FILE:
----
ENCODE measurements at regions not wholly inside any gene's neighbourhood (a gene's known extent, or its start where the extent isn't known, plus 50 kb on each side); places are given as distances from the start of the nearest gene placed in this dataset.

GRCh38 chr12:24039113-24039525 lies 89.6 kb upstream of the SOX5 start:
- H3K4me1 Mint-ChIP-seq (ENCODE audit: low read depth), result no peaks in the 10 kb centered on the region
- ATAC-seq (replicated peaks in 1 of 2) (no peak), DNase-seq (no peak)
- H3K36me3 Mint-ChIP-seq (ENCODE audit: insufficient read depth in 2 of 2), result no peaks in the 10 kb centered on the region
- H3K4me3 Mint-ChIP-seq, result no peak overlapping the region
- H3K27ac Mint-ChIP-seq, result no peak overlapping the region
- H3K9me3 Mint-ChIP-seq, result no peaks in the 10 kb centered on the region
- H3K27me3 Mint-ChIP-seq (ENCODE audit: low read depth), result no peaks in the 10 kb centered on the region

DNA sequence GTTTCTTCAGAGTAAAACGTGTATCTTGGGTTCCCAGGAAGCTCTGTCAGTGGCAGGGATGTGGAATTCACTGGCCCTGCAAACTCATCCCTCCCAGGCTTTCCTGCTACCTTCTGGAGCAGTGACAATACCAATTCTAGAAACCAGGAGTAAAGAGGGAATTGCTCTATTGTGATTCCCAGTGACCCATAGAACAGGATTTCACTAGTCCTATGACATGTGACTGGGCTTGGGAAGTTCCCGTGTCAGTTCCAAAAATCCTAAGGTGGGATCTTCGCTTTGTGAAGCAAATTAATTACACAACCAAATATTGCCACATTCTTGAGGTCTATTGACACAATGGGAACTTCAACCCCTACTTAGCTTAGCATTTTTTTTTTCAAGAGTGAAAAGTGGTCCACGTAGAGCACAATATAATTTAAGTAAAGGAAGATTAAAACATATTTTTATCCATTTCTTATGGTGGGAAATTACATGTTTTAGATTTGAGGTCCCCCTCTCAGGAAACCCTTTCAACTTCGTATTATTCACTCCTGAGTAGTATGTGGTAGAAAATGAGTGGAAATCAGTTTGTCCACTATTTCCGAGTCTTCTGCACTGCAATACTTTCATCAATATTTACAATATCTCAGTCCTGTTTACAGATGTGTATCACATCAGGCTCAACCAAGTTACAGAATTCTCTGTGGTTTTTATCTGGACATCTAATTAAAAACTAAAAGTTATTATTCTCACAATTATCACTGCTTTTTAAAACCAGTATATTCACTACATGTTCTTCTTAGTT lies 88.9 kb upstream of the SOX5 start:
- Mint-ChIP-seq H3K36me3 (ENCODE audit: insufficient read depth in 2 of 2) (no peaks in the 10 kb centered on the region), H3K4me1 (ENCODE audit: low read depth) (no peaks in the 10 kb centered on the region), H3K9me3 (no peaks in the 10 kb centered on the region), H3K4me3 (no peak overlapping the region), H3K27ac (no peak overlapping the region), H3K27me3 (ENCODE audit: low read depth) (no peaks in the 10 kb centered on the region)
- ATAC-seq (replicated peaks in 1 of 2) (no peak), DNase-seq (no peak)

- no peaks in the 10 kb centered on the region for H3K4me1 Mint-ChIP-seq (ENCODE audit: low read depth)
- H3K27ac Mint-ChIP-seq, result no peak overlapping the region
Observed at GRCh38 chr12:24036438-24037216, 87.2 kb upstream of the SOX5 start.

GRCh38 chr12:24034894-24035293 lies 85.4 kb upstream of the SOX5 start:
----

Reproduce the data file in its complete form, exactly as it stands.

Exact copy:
ENCODE measurements at regions not wholly inside any gene's neighbourhood (a gene's known extent, or its start where the extent isn't known, plus 50 kb on each side); places are given as distances from the start of the nearest gene placed in this dataset.

GRCh38 chr12:24039113-24039525 lies 89.6 kb upstream of the SOX5 start:
- H3K4me1 Mint-ChIP-seq (ENCODE audit: low read depth), result no peaks in the 10 kb centered on the region
- ATAC-seq (replicated peaks in 1 of 2) (no peak), DNase-seq (no peak)
- H3K36me3 Mint-ChIP-seq (ENCODE audit: insufficient read depth in 2 of 2), result no peaks in the 10 kb centered on the region
- H3K4me3 Mint-ChIP-seq, result no peak overlapping the region
- H3K27ac Mint-ChIP-seq, result no peak overlapping the region
- H3K9me3 Mint-ChIP-seq, result no peaks in the 10 kb centered on the region
- H3K27me3 Mint-ChIP-seq (ENCODE audit: low read depth), result no peaks in the 10 kb centered on the region

DNA sequence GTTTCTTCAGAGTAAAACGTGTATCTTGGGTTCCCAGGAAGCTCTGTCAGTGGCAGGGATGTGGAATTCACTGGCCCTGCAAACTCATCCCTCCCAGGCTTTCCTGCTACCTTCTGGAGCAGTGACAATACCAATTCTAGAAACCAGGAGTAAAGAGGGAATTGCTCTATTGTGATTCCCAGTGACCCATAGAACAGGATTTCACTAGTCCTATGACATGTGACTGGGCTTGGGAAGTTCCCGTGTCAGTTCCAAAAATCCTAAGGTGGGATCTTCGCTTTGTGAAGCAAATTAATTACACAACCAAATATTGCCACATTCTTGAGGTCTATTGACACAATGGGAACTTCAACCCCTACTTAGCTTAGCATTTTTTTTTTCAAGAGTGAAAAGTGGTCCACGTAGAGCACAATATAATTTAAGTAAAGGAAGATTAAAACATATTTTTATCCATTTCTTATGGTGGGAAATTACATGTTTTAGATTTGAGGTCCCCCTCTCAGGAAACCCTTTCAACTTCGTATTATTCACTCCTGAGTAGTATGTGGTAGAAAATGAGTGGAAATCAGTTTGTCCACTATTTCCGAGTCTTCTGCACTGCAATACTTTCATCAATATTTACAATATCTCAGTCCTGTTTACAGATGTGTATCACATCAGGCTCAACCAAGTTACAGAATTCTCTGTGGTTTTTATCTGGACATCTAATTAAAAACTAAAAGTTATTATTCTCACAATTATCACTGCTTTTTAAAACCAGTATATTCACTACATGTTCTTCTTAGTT lies 88.9 kb upstream of the SOX5 start:
- Mint-ChIP-seq H3K36me3 (ENCODE audit: insufficient read depth in 2 of 2) (no peaks in the 10 kb centered on the region), H3K4me1 (ENCODE audit: low read depth) (no peaks in the 10 kb centered on the region), H3K9me3 (no peaks in the 10 kb centered on the region), H3K4me3 (no peak overlapping the region), H3K27ac (no peak overlapping the region), H3K27me3 (ENCODE audit: low read depth) (no peaks in the 10 kb centered on the region)
- ATAC-seq (replicated peaks in 1 of 2) (no peak), DNase-seq (no peak)

- no peaks in the 10 kb centered on the region for H3K4me1 Mint-ChIP-seq (ENCODE audit: low read depth)
- H3K27ac Mint-ChIP-seq, result no peak overlapping the region
Observed at GRCh38 chr12:24036438-24037216, 87.2 kb upstream of the SOX5 start.

GRCh38 chr12:24034894-24035293 lies 85.4 kb upstream of the SOX5 start: